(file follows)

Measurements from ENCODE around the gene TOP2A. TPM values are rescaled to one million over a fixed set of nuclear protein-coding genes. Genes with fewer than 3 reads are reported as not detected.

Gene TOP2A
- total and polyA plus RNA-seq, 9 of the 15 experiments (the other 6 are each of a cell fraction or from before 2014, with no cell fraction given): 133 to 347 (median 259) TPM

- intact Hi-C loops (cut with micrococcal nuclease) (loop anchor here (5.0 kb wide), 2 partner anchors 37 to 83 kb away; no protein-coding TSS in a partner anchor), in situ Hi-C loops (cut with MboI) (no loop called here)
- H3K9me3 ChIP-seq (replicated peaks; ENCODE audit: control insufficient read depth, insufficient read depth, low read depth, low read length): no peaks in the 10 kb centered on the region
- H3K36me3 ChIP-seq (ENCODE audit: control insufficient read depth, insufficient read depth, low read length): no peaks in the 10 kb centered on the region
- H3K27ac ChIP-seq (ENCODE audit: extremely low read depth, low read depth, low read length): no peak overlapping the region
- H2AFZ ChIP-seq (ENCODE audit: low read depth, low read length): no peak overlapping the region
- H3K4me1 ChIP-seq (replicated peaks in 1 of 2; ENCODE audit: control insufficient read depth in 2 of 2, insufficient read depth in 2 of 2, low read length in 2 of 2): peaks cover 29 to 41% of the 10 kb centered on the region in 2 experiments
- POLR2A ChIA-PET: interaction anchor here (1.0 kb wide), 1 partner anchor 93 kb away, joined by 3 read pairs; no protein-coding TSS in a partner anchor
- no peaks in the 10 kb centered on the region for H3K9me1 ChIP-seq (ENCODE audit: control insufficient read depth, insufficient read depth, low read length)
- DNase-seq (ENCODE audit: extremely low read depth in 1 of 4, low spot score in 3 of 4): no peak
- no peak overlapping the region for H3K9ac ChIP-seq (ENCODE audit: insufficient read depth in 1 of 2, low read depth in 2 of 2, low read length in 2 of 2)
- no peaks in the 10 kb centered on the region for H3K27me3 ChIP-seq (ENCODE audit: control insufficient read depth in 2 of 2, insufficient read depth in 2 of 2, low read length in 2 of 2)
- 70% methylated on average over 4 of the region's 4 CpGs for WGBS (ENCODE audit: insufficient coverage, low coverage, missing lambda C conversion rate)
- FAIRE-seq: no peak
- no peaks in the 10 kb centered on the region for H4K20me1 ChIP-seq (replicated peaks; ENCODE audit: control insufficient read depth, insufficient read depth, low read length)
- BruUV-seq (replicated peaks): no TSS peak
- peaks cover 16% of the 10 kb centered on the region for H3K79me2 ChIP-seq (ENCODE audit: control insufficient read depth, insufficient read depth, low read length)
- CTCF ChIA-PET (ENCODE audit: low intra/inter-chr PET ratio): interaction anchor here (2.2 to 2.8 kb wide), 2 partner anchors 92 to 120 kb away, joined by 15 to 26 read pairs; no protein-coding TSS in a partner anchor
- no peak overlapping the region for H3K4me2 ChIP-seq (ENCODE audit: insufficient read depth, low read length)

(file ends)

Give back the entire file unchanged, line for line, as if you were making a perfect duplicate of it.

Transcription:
Measurements from ENCODE around the gene TOP2A. TPM values are rescaled to one million over a fixed set of nuclear protein-coding genes. Genes with fewer than 3 reads are reported as not detected.

Gene TOP2A
- total and polyA plus RNA-seq, 9 of the 15 experiments (the other 6 are each of a cell fraction or from before 2014, with no cell fraction given): 133 to 347 (median 259) TPM

- intact Hi-C loops (cut with micrococcal nuclease) (loop anchor here (5.0 kb wide), 2 partner anchors 37 to 83 kb away; no protein-coding TSS in a partner anchor), in situ Hi-C loops (cut with MboI) (no loop called here)
- H3K9me3 ChIP-seq (replicated peaks; ENCODE audit: control insufficient read depth, insufficient read depth, low read depth, low read length): no peaks in the 10 kb centered on the region
- H3K36me3 ChIP-seq (ENCODE audit: control insufficient read depth, insufficient read depth, low read length): no peaks in the 10 kb centered on the region
- H3K27ac ChIP-seq (ENCODE audit: extremely low read depth, low read depth, low read length): no peak overlapping the region
- H2AFZ ChIP-seq (ENCODE audit: low read depth, low read length): no peak overlapping the region
- H3K4me1 ChIP-seq (replicated peaks in 1 of 2; ENCODE audit: control insufficient read depth in 2 of 2, insufficient read depth in 2 of 2, low read length in 2 of 2): peaks cover 29 to 41% of the 10 kb centered on the region in 2 experiments
- POLR2A ChIA-PET: interaction anchor here (1.0 kb wide), 1 partner anchor 93 kb away, joined by 3 read pairs; no protein-coding TSS in a partner anchor
- no peaks in the 10 kb centered on the region for H3K9me1 ChIP-seq (ENCODE audit: control insufficient read depth, insufficient read depth, low read length)
- DNase-seq (ENCODE audit: extremely low read depth in 1 of 4, low spot score in 3 of 4): no peak
- no peak overlapping the region for H3K9ac ChIP-seq (ENCODE audit: insufficient read depth in 1 of 2, low read depth in 2 of 2, low read length in 2 of 2)
- no peaks in the 10 kb centered on the region for H3K27me3 ChIP-seq (ENCODE audit: control insufficient read depth in 2 of 2, insufficient read depth in 2 of 2, low read length in 2 of 2)
- 70% methylated on average over 4 of the region's 4 CpGs for WGBS (ENCODE audit: insufficient coverage, low coverage, missing lambda C conversion rate)
- FAIRE-seq: no peak
- no peaks in the 10 kb centered on the region for H4K20me1 ChIP-seq (replicated peaks; ENCODE audit: control insufficient read depth, insufficient read depth, low read length)
- BruUV-seq (replicated peaks): no TSS peak
- peaks cover 16% of the 10 kb centered on the region for H3K79me2 ChIP-seq (ENCODE audit: control insufficient read depth, insufficient read depth, low read length)
- CTCF ChIA-PET (ENCODE audit: low intra/inter-chr PET ratio): interaction anchor here (2.2 to 2.8 kb wide), 2 partner anchors 92 to 120 kb away, joined by 15 to 26 read pairs; no protein-coding TSS in a partner anchor
- no peak overlapping the region for H3K4me2 ChIP-seq (ENCODE audit: insufficient read depth, low read length)